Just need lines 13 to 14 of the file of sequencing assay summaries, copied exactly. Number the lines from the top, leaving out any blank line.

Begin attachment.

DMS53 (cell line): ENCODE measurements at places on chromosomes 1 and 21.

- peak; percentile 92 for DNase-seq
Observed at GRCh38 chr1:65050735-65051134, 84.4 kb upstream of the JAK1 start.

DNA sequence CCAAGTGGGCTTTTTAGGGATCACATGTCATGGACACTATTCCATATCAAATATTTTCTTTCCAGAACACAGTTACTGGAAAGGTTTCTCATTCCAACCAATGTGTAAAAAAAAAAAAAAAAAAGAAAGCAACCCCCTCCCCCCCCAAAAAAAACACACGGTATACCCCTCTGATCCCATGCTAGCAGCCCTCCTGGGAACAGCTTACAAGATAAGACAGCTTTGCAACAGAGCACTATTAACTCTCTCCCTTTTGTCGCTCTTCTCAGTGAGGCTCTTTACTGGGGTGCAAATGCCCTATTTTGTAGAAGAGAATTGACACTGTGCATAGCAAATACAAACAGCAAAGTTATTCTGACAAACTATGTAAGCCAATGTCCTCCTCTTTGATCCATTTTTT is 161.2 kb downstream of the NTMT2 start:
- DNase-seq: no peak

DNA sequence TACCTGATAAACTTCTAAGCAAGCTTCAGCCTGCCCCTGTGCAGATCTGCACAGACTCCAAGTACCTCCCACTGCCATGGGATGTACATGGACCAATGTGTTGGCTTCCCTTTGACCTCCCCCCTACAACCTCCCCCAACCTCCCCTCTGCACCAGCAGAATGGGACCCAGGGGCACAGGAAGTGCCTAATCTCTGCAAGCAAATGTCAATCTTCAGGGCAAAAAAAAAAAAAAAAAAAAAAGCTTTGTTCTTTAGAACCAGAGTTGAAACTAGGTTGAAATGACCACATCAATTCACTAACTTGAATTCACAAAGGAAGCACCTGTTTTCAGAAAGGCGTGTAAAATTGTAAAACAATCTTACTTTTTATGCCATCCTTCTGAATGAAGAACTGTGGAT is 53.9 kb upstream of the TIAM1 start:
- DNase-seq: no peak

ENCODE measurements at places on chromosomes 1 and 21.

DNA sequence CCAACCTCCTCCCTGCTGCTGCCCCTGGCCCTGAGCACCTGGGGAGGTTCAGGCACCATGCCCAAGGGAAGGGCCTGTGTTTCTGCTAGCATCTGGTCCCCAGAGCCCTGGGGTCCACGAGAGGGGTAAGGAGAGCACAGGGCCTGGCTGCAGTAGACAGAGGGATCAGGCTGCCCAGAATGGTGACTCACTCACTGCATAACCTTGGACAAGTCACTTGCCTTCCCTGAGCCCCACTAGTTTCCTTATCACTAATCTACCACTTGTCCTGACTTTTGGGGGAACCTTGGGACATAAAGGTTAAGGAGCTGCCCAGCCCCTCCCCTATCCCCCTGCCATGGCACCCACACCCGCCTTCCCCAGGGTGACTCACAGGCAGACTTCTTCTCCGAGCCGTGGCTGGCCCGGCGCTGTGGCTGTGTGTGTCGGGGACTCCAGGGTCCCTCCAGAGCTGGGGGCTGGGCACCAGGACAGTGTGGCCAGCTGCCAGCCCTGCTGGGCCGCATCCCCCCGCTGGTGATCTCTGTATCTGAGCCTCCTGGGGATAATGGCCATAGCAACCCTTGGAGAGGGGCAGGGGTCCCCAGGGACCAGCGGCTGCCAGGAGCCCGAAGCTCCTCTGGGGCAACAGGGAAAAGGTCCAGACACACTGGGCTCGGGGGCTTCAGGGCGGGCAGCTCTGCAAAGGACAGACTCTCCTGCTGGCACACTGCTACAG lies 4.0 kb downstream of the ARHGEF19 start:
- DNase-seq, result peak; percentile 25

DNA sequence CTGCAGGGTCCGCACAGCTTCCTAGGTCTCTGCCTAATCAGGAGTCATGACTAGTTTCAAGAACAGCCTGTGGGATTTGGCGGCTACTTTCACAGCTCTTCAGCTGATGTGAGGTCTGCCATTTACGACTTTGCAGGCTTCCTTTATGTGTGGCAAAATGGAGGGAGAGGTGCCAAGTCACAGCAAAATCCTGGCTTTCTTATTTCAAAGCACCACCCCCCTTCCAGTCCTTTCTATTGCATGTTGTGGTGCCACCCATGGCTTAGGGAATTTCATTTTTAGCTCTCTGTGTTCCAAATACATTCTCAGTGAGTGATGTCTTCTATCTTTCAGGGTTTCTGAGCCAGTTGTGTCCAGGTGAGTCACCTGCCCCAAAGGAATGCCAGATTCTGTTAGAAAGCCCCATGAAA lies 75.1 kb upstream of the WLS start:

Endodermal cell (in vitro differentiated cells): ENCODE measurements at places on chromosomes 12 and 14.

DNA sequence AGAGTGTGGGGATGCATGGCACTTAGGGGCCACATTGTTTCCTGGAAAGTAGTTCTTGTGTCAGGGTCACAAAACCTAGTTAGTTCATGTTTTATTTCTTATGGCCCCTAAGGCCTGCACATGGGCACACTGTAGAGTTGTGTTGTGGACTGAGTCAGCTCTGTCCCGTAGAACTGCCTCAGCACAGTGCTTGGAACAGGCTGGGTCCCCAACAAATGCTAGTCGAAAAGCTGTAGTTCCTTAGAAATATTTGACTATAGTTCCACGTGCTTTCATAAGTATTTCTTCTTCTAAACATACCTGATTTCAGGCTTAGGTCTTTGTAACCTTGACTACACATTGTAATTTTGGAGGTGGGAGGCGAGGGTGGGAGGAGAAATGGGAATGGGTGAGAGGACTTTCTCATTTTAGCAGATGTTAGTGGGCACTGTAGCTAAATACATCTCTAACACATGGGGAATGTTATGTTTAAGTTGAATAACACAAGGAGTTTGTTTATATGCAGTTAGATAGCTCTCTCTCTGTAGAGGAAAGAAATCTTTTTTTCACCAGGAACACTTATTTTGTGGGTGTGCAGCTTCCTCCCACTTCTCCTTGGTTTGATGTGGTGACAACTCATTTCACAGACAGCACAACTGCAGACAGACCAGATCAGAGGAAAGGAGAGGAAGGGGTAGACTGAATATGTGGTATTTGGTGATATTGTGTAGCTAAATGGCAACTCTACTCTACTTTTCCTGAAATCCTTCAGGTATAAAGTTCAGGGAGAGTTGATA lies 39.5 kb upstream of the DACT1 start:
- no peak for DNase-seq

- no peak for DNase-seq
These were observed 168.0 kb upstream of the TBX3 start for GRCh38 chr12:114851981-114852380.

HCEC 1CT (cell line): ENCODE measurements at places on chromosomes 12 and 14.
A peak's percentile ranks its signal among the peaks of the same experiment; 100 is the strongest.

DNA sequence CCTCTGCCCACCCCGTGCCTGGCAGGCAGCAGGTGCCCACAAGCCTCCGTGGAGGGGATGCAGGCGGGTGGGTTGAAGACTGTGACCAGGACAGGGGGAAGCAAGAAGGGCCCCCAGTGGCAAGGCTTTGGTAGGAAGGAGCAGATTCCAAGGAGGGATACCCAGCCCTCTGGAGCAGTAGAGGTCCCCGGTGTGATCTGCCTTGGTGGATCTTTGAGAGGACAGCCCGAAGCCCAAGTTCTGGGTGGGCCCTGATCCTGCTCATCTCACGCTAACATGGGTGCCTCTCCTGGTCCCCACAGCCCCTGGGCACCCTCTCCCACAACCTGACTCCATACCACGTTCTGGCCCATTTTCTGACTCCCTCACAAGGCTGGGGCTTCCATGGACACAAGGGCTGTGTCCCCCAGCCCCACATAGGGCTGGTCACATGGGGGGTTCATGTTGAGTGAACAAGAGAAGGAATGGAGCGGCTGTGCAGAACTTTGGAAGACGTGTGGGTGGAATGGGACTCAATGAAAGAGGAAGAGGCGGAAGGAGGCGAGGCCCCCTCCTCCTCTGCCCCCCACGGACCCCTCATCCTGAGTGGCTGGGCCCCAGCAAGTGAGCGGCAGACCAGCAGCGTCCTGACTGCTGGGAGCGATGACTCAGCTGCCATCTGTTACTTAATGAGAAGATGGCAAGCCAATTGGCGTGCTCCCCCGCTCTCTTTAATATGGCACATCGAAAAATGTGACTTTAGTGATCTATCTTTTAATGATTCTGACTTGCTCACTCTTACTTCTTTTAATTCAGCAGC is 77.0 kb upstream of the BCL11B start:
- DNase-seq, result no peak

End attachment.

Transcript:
DNA sequence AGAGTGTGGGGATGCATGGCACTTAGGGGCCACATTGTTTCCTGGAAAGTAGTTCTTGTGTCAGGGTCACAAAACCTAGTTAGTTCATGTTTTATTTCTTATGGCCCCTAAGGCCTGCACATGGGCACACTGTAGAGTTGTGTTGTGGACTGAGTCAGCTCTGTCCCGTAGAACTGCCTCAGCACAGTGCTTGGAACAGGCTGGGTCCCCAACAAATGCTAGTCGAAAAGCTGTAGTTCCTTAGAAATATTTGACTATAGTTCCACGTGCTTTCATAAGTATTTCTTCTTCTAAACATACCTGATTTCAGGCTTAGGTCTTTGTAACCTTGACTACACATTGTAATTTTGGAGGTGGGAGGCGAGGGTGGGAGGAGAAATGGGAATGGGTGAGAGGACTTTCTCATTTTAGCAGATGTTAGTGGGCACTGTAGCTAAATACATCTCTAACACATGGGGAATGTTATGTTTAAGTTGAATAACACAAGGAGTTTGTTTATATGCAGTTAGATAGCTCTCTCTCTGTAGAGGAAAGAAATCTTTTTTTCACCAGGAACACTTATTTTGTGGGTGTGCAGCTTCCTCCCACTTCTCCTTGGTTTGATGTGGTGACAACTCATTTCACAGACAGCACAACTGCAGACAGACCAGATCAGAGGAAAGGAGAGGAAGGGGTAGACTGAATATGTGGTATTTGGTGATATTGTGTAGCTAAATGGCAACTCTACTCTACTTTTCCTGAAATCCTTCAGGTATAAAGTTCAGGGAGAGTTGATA lies 39.5 kb upstream of the DACT1 start:
- no peak for DNase-seq